In addition to these inspections, our tank fluid-level sensors alert employees if tank levels change unexpectedly, indicating the potential for a leak. If such an instance arises, we either repair the corroded area or replace the equipment. As an additional precaution, our Operations team conducts reviews of near-miss incidents to identify causal factors and any necessary mitigations.
Spill Response Team
If a spill occurs, we’re prepared to respond efficiently with a comprehensive, cross-functional team including Operations, Emergency Response and HSER employees. When activated, this team focuses first on safety, then on environmental protection and regulatory compliance.
- Secure site for public safety and protection of on-site personnel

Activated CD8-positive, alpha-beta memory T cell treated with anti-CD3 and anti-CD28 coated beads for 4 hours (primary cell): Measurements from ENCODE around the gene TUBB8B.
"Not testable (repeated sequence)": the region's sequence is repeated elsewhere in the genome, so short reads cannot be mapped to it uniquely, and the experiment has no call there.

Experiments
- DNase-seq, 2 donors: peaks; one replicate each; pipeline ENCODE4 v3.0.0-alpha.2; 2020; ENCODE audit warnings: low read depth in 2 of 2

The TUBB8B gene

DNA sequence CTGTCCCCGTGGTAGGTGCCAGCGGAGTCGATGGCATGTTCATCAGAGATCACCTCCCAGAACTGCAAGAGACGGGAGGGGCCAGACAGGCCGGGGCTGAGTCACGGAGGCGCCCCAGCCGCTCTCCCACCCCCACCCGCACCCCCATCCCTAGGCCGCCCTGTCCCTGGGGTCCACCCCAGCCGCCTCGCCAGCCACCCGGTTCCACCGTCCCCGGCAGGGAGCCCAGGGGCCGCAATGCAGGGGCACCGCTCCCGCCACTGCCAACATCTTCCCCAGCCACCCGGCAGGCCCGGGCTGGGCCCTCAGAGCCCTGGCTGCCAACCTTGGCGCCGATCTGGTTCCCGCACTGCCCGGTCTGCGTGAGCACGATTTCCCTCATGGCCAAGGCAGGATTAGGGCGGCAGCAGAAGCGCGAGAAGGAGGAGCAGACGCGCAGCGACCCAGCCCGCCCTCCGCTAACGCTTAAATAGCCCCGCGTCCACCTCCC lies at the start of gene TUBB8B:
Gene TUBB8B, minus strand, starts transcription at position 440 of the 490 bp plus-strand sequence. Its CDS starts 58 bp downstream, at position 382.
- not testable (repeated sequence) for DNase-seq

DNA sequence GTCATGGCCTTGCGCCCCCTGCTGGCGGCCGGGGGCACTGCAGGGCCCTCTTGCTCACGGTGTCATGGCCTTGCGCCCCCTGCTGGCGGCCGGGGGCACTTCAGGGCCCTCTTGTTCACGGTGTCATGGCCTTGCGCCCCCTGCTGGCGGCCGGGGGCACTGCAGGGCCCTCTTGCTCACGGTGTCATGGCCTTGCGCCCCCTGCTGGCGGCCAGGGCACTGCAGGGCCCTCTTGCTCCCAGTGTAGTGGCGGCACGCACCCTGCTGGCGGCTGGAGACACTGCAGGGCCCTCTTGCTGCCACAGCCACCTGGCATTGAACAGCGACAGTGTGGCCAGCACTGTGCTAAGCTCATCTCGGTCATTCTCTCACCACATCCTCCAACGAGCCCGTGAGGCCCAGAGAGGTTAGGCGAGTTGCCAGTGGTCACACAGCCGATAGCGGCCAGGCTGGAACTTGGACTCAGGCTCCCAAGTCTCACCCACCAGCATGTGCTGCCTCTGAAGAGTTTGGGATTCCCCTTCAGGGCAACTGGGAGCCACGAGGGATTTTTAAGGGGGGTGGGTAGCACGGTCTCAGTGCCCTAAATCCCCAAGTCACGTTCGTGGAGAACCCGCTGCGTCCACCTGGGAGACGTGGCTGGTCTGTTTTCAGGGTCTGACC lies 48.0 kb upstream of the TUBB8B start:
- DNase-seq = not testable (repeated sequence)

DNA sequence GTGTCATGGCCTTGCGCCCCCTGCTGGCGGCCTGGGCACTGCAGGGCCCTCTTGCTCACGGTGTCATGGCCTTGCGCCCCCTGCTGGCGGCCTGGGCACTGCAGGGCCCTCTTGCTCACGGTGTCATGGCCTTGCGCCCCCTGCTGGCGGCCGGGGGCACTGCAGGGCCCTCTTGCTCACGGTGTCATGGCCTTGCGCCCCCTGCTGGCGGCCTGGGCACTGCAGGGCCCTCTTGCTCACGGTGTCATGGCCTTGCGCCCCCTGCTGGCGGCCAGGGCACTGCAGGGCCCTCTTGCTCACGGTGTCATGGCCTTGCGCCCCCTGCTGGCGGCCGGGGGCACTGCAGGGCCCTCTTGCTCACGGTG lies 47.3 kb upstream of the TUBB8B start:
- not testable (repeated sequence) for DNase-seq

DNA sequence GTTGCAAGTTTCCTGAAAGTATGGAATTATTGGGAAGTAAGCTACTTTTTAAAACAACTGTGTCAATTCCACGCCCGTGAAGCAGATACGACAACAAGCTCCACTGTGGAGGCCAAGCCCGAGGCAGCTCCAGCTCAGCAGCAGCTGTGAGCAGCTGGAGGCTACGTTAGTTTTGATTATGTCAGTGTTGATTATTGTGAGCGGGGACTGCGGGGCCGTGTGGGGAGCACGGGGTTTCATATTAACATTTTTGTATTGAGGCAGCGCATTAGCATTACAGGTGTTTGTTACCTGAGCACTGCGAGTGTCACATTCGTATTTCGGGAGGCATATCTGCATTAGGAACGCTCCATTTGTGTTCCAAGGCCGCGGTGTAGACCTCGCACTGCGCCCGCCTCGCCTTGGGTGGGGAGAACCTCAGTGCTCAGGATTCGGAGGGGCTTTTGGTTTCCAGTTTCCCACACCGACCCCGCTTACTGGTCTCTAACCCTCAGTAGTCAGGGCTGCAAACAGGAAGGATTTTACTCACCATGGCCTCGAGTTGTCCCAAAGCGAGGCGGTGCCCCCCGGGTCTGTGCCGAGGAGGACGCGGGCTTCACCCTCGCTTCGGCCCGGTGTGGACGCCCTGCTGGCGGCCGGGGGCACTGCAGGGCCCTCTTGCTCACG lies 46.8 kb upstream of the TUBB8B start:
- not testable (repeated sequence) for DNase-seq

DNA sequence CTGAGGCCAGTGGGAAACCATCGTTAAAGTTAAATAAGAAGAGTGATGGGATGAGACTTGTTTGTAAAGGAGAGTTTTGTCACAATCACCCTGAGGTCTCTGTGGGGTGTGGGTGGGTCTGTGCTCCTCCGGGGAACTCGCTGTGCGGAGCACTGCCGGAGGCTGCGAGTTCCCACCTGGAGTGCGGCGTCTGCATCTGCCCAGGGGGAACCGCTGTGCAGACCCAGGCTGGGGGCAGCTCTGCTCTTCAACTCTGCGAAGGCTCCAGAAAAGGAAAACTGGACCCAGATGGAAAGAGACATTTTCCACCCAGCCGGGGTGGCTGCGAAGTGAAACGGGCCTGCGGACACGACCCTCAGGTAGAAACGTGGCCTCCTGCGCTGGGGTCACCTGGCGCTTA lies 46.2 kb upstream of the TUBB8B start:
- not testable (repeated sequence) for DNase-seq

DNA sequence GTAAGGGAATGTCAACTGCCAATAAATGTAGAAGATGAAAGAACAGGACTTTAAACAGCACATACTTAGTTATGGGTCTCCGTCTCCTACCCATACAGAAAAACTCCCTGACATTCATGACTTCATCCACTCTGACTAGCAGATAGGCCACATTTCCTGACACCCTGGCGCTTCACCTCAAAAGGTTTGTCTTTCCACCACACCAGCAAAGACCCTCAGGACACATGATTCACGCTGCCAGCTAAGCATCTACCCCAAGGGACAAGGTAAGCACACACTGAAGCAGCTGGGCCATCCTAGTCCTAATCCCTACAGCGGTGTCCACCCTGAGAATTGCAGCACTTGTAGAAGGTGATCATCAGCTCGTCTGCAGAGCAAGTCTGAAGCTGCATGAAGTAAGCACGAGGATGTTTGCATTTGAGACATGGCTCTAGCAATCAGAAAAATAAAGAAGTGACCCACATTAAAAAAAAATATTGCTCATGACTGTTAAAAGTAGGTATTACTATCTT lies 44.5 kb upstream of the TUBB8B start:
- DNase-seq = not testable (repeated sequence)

- Collect initial information
- Determine appropriate level of resources needed
- Initiate containment measures and control the spill
- Initiate emergency response plan and procedures tailored to the incident’s severity level
- Establish an incident command system with response experts on location, as needed based on severity level
- Unify command with outside responders, as needed based on severity level
- Notify the appropriate parties, including regulatory agencies and landowners if needed
- Develop a spill delineation plan
- Review data, develop a remediation plan
- Conduct remediation activities
- Confirm remediation and request regulatory closure
Each week, Operational and HSER leaders review company incidents, including environmental spills, to ensure corrective actions are taken and to identify opportunities for continuous improvement.